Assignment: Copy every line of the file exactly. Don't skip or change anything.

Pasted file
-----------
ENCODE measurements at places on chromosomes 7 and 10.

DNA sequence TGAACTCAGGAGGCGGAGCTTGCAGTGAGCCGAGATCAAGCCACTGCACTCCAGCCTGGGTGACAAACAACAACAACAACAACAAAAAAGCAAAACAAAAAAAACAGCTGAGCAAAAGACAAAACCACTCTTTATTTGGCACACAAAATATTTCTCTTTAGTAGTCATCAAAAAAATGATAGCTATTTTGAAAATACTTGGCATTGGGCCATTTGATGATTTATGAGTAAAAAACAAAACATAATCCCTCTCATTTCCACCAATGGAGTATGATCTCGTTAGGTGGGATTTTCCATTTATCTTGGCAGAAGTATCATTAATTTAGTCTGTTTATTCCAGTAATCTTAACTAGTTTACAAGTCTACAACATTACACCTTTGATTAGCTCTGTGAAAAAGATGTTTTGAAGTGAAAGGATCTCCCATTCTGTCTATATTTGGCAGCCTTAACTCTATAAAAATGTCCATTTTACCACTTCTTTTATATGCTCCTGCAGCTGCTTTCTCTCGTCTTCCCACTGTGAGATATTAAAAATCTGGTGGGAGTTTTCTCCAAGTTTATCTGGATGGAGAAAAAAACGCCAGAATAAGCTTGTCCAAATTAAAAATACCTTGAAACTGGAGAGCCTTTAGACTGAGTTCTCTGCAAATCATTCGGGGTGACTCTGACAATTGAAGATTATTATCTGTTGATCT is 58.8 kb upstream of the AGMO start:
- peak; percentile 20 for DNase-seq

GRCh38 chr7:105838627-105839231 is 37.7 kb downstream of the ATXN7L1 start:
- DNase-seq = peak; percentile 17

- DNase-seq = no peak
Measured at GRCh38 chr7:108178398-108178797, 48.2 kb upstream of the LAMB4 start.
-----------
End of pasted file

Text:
ENCODE measurements at places on chromosomes 7 and 10.

DNA sequence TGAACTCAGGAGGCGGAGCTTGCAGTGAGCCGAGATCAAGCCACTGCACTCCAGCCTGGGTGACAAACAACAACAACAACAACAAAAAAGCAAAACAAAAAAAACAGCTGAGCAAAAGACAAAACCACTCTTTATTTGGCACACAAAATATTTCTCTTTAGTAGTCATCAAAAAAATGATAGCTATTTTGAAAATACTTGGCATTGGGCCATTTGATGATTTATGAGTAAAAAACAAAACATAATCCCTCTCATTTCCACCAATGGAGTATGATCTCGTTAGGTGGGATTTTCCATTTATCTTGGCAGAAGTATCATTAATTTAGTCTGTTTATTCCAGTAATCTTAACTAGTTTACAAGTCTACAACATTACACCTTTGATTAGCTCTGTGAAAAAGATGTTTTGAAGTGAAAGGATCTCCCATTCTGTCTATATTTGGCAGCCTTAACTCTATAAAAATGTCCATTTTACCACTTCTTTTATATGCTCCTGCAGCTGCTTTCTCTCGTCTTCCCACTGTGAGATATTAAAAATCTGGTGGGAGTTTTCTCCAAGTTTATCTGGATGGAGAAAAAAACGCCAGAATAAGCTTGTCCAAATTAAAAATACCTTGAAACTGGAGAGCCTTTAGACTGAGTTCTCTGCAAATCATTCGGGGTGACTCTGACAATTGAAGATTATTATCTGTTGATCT is 58.8 kb upstream of the AGMO start:
- peak; percentile 20 for DNase-seq

GRCh38 chr7:105838627-105839231 is 37.7 kb downstream of the ATXN7L1 start:
- DNase-seq = peak; percentile 17

- DNase-seq = no peak
Measured at GRCh38 chr7:108178398-108178797, 48.2 kb upstream of the LAMB4 start.